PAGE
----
I used my guitar and a mini mag light for this light painting. I love photography and I love playing my guitar, though I'm not a pro at either, but this kinda looked like an interesting subject to take a picture of. I have been working on my light painting skills for a while and this contest seemed like a good opportunity to actually see how good I am. When I first read the contest details this afternoon, while sitting through a boring political science lecture, I didn't pay much attention to it because I usually don't participate in photography contests. But on my frustrating rush hour drive back home, I suddenly realized my camera's costs and its inversely proportional relationship to how much I use it. Then all that was left to do was to make an irrational decision - take a picture of the first thing I find lying on my bed - and I guess by now you probably know what it was. I used a Canon 7D with 28-135 IS USM kit lens to take this picture. Camera settings: ISO 200, 0ev, f/22, 46 second shutter length, auto white balance, multi-metering.
- Aayush Agrawal


Dream Spark

I am currently visiting some friends from out of state and when I am with these friends we usually have a lot of crazy fun. I was standing in the parking lot of their apartment complex when I get a call from another friend In the area, he then asks me if I have my camera and as always I immediately tell him yes, I do have it. He then tells me to find a metal hanger, straighten it out and meet in the field behind the apartments. Without hesitation or question I instantly get my camera ready, round up the metal hanger and run out there. Once we have both met-up in the field he bigins to tell me about this site he went to by means of "Stumbleupon.com" and it was all possible by sticking steel wool to a metal hanger, and using your arm to then swing it around your head to create about 25-30 feet of sparks. I then prepared the camera using his car as the tripod along with the case for my CF card, got the settings I wanted, focused and let it rip.


The outcome of this photo could not have been any better in my opinion, I was so happy that he had brought this idea to me and even more happy that the photo contest this week is basically a one shot free-for-all! Thanks for the challenge, it was great! Canon EOS 20D, 28x70mm Canon L, ISO: 100, F/22, Exposure: 6s
- George Westlake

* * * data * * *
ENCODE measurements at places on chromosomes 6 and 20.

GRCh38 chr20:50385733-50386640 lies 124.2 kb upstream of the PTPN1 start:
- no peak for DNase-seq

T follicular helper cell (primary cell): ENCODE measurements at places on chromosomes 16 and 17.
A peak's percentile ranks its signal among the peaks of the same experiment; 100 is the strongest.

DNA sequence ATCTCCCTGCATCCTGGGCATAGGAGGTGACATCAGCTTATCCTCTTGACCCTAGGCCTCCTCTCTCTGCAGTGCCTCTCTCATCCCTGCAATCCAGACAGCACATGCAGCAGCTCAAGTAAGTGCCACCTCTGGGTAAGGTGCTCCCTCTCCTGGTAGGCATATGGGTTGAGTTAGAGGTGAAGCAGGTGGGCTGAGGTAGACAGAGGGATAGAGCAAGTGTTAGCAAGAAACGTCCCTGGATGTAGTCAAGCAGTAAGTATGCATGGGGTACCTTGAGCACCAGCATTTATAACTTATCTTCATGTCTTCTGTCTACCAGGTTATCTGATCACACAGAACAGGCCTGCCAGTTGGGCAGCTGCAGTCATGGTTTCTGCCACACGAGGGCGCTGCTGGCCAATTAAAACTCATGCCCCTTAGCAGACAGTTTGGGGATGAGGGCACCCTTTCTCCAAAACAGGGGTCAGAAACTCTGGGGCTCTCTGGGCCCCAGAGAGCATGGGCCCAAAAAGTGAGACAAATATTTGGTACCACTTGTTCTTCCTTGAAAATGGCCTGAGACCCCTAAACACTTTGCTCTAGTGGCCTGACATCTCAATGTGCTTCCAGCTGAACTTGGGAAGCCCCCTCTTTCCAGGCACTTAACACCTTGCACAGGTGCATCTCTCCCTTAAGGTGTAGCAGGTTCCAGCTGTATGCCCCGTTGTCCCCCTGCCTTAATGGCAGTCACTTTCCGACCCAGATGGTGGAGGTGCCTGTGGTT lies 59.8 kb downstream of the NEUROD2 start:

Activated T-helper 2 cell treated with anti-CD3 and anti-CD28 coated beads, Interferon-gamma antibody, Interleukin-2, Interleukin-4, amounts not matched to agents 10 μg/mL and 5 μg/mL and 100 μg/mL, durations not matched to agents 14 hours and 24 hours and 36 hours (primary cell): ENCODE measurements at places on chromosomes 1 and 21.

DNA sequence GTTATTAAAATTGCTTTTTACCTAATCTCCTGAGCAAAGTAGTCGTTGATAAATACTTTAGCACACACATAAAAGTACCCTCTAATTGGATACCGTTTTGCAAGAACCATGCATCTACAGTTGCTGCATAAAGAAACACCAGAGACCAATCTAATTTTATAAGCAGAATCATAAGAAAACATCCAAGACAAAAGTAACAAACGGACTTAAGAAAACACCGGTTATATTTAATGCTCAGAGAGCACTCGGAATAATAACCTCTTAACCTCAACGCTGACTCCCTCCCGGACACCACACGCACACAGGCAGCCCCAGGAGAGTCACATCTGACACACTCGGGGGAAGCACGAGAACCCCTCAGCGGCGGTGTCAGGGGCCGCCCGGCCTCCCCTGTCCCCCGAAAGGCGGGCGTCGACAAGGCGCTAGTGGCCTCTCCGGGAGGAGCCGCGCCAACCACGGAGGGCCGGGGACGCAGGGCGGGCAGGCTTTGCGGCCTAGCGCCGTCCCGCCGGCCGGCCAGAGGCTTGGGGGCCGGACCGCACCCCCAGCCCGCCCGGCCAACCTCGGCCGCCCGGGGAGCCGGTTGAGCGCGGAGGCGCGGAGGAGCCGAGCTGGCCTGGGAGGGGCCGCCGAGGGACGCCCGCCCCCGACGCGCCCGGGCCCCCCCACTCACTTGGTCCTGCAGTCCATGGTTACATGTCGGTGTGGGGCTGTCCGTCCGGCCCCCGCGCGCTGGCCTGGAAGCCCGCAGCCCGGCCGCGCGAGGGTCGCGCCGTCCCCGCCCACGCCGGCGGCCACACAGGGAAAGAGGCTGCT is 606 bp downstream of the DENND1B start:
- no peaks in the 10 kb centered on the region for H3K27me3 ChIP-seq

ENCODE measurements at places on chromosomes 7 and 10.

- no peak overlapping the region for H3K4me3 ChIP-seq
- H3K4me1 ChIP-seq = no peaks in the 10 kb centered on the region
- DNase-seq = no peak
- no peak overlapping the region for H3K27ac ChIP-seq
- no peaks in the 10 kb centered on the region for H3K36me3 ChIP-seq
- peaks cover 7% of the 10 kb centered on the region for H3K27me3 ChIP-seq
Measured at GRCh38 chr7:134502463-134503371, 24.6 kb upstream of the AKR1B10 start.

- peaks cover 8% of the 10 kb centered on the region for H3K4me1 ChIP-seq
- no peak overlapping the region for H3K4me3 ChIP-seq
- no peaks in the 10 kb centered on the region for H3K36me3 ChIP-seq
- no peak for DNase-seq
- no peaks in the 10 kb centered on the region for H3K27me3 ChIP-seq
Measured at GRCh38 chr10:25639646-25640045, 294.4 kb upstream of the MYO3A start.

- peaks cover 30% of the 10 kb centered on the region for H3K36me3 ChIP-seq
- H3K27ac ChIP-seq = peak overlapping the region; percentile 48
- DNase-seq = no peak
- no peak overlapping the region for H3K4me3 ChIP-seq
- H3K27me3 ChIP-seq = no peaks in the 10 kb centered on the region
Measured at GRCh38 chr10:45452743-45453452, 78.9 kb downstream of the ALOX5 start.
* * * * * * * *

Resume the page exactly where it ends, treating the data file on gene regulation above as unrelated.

Moon Jellies

Good'ol Aurelias (moon jellies), I have had a few run-ins with them while snorkeling or diving. So when I saw the exhibit for the first time in the Houston Zoo with the black light I was enthralled to say the least. I never really got around to shooting them...with the glare on the tank and the crowds of parents and their children bumping into me there was no way I would ever attempt that low light shot. Then I read a article in photography magazine where they said not to be afraid to set up your gear. So with my monopod in hand I tried...I aimed for the part of tank with the least amount of glare and focused to the best of my ability, pushed my ISO to 2000 and shot. The one thing that amazed me...the space people give you when you got a DSLR mounted a monopod (in my case). You try that shot holding your camera and no one notices you or cares that you are taking a picture. But mount it and you got like a three foot radius around you! Thanks for the challenge. I am seriously looking forward to future ones! Canon 60D, Tameron 75-300mm @ F5.6, Iso: 2000
- Edmundo Carreon



So my Grandfather had moved into our house recently because my Grandmother had passed away. Hes a proud man, who lived all his life in India, raising my father as well as his 3 other siblings. I have never really saw a side of him where he seemed emotionally vunerable, until he came to our house in the US. I saw him standing by the window looking out as if he was very lost and feeling very singular from everyone, so I took my chance to capture it. This was shot on a iPhone 4 using its HDR mode. Though the original picture was not that great, I knew I could enhance the mood with some color correction and a dark border to enhance the spacial context of the photo. Shot on iPhone 4 (HDR).
- Krishna Yalla


Thanks to everyone who took part in this challenge—it takes a lot to put work out there that you might otherwise consider a bit flawed. But honestly, I love the errors in some of these images. They're full of personality that breaks ranks from the stock photography we so often emulate. Enjoy all the photos below and the wallpaper-sized shots on flickr.

Mark Wilson is the founder of photography blog Life, Panoramic and Philanthroper, a daily deal site for nonprofits.